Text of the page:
Post by Jenny Bailey
winter postcard via flickr by giulia van pelt
From the glistening of Christmas lights to the city’s silver white winters, there’s no denying that December is one of the best times of year to visit Paris.
So whether you’re keen to step out into the crisp wintry air, or you’d rather stay snug indoors, here’s what’s going on in and around the capital to help you make the most of your voyage en ville.
I was invited to join a fun and delightful tour with a new company called Wonderful Time. They were in the final stages of testing their tours, and asked me to join a group (thanks to Pamela of francophilia who put me in touch with them, and who joined me on the tour) for a tour of Coco. THE Coco.
Paul Bedell of Korbella™ contacted me, and with one single sentence he had my full attention : “From our pieces of Paris to yours”. These are my pieces of Paris… but… What are his?
Small, wonderful, almost magical little “jewels” cut from an actual piece of the Eiffel Tower, and integrated into stylish and elegant pieces of fashion jewelry in sterling silver, vermeil (gold plated silver) or rhodium. Paul wanted to generously offer me a piece for review, because he felt that his jewelry line and concept fit perfectly with my site. He couldn’t have been more right.
One of our favorite places to grocery shop is the covered market, Marché des Batignolles. Ithas got to be one of the friendliest neighborhood hubs in the 17th; it feels like you have been transported to a small provincial town what with the way people slow their pace and chat with each other, and me. The vendors share recipes and gush over good-tasting products. A trip here is inspiritaion to eat well, and cook often. Even Chéri is inspired (he goes there more often than I do!). Ever since we moved to this part of town he has suddenly become master chef chez nous. I am NOT objecting! Continue reading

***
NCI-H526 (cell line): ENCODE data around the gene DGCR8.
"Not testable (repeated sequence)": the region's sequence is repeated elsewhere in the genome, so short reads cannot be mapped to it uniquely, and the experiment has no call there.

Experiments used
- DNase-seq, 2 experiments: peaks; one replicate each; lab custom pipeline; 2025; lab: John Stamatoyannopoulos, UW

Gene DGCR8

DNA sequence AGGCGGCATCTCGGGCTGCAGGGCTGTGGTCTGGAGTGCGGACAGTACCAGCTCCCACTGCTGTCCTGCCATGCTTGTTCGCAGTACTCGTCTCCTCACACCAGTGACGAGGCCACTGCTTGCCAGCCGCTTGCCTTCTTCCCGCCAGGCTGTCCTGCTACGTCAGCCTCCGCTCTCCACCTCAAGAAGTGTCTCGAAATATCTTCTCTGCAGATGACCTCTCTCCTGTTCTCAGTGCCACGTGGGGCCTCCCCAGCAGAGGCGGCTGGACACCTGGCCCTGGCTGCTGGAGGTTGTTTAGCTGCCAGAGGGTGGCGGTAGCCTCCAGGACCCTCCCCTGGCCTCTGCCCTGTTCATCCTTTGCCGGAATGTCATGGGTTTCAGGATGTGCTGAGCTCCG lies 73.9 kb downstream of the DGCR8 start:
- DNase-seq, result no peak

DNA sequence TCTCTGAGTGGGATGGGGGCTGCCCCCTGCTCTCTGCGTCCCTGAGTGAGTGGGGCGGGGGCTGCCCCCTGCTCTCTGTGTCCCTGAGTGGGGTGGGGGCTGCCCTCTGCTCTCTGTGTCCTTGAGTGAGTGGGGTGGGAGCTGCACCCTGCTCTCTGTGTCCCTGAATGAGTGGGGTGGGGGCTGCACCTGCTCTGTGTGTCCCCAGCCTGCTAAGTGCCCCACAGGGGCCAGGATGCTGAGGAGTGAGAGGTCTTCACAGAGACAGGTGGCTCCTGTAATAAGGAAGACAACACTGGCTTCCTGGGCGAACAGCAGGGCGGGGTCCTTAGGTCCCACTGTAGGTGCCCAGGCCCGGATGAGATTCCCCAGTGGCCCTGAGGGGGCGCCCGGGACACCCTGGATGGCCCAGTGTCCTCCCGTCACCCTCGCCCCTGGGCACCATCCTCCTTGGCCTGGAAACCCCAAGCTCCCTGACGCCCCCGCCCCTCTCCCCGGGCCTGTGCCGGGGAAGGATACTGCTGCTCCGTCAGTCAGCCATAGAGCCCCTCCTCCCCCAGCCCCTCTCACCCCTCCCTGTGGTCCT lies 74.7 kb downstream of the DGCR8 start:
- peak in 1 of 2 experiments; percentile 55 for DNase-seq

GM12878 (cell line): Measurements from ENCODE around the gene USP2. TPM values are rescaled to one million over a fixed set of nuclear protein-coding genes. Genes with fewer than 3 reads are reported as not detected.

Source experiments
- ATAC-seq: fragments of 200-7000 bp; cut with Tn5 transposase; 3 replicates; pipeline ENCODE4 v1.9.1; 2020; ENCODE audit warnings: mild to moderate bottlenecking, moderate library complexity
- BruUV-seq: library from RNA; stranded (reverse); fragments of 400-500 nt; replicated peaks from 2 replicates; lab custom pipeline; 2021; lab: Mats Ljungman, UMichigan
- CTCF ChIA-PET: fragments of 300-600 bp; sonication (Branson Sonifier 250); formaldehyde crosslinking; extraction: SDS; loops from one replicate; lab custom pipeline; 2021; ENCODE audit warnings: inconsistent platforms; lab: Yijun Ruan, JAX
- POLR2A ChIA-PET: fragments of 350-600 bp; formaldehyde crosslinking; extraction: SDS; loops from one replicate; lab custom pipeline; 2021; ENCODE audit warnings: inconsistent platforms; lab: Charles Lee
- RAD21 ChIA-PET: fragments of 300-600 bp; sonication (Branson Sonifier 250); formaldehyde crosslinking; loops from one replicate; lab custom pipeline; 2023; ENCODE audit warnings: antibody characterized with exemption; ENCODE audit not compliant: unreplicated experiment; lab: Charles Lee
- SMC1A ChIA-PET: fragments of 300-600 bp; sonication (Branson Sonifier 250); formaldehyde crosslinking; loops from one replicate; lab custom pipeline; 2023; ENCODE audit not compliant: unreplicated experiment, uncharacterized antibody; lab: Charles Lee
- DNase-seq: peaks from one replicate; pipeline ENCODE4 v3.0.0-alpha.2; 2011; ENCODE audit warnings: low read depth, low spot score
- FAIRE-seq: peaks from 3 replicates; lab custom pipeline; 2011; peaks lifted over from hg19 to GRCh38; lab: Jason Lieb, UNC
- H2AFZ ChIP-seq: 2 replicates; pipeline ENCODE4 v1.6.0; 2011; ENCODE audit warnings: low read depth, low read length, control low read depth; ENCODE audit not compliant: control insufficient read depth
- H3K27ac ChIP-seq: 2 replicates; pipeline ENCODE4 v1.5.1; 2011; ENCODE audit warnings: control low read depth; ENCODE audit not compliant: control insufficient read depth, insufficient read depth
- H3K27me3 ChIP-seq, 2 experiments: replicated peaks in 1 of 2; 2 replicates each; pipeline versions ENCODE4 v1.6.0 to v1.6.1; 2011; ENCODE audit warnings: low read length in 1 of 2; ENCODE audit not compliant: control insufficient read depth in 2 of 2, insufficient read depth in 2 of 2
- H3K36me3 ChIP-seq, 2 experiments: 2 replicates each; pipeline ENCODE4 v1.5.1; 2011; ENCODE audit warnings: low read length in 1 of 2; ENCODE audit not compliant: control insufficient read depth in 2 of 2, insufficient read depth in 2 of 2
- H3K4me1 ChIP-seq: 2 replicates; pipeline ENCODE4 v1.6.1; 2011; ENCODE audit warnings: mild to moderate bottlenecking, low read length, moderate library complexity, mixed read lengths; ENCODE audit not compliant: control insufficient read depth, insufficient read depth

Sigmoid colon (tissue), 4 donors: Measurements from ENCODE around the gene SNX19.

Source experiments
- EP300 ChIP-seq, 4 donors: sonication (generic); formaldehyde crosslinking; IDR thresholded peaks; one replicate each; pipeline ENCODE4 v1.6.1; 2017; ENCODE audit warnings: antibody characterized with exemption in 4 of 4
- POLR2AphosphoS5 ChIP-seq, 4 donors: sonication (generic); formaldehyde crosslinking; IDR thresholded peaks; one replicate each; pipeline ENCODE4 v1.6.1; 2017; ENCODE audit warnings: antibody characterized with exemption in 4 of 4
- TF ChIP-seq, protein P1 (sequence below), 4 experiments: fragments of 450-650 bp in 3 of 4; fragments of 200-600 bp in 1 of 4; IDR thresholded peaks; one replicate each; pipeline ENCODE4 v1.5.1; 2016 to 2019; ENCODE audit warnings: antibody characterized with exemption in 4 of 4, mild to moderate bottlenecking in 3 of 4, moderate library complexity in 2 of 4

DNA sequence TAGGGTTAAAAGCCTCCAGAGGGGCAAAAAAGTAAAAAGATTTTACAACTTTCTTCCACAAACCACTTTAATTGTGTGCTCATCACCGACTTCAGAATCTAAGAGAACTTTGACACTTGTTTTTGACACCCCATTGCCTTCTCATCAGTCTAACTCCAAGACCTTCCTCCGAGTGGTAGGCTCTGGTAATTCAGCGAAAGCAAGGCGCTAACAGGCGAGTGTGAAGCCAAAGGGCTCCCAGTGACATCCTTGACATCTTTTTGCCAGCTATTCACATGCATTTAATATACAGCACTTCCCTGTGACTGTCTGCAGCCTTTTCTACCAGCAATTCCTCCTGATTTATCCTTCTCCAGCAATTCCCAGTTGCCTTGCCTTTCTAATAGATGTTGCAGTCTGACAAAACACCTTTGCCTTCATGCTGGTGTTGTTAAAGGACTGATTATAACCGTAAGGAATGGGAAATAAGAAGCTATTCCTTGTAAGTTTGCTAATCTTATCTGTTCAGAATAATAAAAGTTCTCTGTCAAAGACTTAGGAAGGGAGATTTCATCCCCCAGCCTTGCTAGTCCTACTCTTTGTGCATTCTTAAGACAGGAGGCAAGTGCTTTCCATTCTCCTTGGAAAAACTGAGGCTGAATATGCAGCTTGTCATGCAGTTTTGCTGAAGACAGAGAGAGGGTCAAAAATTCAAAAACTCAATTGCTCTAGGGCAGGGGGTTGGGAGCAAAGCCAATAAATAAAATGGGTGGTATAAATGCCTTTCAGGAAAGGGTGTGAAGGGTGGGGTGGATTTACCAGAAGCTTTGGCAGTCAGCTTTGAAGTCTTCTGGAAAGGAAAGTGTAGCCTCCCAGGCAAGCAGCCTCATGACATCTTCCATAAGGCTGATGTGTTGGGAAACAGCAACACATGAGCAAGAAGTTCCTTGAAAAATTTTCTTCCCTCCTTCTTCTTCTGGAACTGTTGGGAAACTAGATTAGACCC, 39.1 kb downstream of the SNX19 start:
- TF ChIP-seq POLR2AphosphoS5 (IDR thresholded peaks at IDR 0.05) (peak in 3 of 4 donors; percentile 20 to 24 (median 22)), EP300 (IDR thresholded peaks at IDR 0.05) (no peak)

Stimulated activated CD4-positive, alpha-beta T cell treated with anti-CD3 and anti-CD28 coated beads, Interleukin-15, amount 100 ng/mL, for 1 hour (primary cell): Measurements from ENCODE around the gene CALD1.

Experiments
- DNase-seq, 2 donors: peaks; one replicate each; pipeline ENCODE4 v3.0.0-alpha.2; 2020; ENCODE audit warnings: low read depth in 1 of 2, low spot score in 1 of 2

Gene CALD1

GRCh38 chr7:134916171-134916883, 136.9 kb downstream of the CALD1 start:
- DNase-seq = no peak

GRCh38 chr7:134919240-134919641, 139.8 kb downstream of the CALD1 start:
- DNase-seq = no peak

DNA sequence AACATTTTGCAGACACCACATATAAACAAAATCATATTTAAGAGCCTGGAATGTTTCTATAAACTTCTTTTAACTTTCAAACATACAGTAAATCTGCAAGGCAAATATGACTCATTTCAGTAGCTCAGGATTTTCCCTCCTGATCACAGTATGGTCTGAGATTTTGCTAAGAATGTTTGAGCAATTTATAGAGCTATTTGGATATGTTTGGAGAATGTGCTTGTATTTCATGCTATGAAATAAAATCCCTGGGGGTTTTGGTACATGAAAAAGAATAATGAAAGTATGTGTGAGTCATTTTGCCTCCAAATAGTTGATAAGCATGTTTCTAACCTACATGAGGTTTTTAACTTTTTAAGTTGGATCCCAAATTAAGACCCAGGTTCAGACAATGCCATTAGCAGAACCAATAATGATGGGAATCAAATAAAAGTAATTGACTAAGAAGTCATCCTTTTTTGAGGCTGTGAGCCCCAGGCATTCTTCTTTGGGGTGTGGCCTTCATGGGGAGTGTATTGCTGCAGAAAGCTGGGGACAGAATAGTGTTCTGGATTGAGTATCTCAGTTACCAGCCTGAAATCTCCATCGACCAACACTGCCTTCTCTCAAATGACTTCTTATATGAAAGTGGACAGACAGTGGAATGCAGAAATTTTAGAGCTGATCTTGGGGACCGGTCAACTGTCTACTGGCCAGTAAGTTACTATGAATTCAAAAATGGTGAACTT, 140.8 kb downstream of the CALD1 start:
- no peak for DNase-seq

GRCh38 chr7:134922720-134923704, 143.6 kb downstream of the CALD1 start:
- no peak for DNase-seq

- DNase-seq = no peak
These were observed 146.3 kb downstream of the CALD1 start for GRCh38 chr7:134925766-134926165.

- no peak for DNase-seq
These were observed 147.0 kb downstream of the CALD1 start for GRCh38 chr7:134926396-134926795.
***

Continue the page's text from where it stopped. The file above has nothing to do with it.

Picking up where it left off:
Chéri and I took some time on a Sunday in early November to just have a lovely lazy stroll around the park down the street from us (two actually), the new Martin Luther King park and the Square des Batignolles. It was somewhat of a Fall Colors stroll, since that is what we did in New England where I grew up, sought out the Fall Colors.
Granted the colors here pale in comparison to those found in Conneticut, Vermont, New Hampshire and Massachusetts, but it was a quintessential Fall afternoon complete with crisp air, blue skies, birds of a feather, and the kind of weather that makes you hold each other closer… One of the best kinds of weather (second only to the lounging on a chair by the sea in Italy weather…) Hmmm Mmm! Continue reading
This Fall there was a lovely crisp and bright weekend where the 17th arrondissement had a wonderful event, that has become an annual rendez-vous and is imitated in several neighborhoods of Paris. It is a Portes Ouvertes (Open Door) event to visit the spaces where local artists work. You can chat with them about their work, and you can even buy some art, direct from the source from whence it came. It is authentic, it is cool, it is an experience.